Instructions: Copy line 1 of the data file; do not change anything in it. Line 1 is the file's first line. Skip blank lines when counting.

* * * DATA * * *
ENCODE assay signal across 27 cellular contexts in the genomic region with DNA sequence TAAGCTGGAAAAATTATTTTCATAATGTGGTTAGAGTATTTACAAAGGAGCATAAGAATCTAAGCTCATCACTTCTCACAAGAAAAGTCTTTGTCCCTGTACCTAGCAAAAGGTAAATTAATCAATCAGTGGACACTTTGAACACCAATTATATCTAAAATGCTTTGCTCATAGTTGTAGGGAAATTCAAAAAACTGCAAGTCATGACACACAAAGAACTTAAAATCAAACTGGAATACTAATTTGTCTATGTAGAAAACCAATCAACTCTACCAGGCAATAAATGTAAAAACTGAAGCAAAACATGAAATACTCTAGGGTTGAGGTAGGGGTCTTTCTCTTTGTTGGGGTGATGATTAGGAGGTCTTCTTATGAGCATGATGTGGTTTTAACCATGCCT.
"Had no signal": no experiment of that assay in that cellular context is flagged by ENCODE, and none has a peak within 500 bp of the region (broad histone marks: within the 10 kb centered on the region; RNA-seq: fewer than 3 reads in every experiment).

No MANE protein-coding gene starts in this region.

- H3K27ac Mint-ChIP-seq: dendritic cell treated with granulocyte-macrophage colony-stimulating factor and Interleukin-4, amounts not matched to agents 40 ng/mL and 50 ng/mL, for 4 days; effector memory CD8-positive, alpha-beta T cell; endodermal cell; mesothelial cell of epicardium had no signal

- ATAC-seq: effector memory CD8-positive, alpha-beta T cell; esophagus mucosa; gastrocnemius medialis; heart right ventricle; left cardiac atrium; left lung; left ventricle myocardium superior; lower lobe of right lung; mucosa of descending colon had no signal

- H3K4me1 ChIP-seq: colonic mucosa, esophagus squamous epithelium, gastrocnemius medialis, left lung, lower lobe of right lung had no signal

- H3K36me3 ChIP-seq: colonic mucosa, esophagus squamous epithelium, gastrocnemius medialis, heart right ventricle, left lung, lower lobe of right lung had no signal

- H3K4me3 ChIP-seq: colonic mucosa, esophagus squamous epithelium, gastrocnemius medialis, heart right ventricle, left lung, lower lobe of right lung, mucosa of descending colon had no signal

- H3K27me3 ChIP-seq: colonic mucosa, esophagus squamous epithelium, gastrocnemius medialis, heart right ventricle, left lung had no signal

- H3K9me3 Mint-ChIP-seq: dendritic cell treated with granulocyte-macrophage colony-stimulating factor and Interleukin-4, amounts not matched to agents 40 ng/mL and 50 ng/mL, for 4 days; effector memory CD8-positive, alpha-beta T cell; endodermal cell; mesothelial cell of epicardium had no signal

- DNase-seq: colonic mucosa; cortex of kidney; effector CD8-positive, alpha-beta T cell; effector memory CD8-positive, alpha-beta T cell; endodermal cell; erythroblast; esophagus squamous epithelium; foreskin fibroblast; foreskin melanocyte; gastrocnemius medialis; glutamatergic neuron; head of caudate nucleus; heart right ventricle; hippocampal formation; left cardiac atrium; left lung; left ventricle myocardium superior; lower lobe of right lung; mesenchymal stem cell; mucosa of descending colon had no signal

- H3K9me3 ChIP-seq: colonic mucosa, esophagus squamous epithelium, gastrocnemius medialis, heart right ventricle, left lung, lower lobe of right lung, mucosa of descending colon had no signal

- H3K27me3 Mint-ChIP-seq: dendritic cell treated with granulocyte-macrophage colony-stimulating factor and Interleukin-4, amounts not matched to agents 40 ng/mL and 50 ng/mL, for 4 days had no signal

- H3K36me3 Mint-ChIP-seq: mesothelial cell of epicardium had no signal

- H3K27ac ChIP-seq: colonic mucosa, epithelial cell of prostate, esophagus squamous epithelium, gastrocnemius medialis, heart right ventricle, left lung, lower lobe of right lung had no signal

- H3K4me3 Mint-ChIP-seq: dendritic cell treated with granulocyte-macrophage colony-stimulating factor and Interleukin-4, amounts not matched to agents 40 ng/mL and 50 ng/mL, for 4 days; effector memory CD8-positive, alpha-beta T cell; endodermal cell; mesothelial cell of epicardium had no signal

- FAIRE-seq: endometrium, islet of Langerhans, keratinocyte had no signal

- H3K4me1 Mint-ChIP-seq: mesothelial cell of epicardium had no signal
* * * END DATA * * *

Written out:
ENCODE assay signal across 27 cellular contexts in the genomic region with DNA sequence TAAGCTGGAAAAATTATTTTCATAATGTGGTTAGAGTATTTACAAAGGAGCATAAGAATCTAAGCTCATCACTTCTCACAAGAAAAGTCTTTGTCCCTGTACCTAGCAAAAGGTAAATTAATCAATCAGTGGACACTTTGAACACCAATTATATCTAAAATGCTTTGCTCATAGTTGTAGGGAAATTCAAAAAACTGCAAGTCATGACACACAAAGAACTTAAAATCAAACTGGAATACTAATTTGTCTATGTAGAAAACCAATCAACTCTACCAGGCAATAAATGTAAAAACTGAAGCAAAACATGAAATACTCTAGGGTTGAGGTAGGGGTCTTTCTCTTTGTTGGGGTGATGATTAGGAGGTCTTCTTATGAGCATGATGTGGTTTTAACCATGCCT.